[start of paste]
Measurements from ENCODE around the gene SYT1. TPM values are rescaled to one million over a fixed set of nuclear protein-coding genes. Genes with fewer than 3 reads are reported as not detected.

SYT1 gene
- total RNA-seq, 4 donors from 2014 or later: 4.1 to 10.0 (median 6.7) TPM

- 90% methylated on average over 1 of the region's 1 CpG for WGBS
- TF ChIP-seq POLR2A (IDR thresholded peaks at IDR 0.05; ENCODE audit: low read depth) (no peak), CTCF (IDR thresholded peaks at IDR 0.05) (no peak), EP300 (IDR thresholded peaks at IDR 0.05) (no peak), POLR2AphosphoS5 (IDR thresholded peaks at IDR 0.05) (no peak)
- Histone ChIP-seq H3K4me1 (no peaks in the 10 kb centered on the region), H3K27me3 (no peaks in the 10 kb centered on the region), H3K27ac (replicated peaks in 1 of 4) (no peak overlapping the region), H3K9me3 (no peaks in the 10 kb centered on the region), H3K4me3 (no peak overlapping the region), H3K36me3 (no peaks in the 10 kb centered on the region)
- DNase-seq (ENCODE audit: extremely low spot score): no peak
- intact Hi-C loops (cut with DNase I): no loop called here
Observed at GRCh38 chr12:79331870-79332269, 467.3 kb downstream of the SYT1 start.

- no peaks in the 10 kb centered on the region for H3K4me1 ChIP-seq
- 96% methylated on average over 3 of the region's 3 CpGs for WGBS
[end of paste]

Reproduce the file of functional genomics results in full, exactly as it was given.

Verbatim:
Measurements from ENCODE around the gene SYT1. TPM values are rescaled to one million over a fixed set of nuclear protein-coding genes. Genes with fewer than 3 reads are reported as not detected.

SYT1 gene
- total RNA-seq, 4 donors from 2014 or later: 4.1 to 10.0 (median 6.7) TPM

- 90% methylated on average over 1 of the region's 1 CpG for WGBS
- TF ChIP-seq POLR2A (IDR thresholded peaks at IDR 0.05; ENCODE audit: low read depth) (no peak), CTCF (IDR thresholded peaks at IDR 0.05) (no peak), EP300 (IDR thresholded peaks at IDR 0.05) (no peak), POLR2AphosphoS5 (IDR thresholded peaks at IDR 0.05) (no peak)
- Histone ChIP-seq H3K4me1 (no peaks in the 10 kb centered on the region), H3K27me3 (no peaks in the 10 kb centered on the region), H3K27ac (replicated peaks in 1 of 4) (no peak overlapping the region), H3K9me3 (no peaks in the 10 kb centered on the region), H3K4me3 (no peak overlapping the region), H3K36me3 (no peaks in the 10 kb centered on the region)
- DNase-seq (ENCODE audit: extremely low spot score): no peak
- intact Hi-C loops (cut with DNase I): no loop called here
Observed at GRCh38 chr12:79331870-79332269, 467.3 kb downstream of the SYT1 start.

- no peaks in the 10 kb centered on the region for H3K4me1 ChIP-seq
- 96% methylated on average over 3 of the region's 3 CpGs for WGBS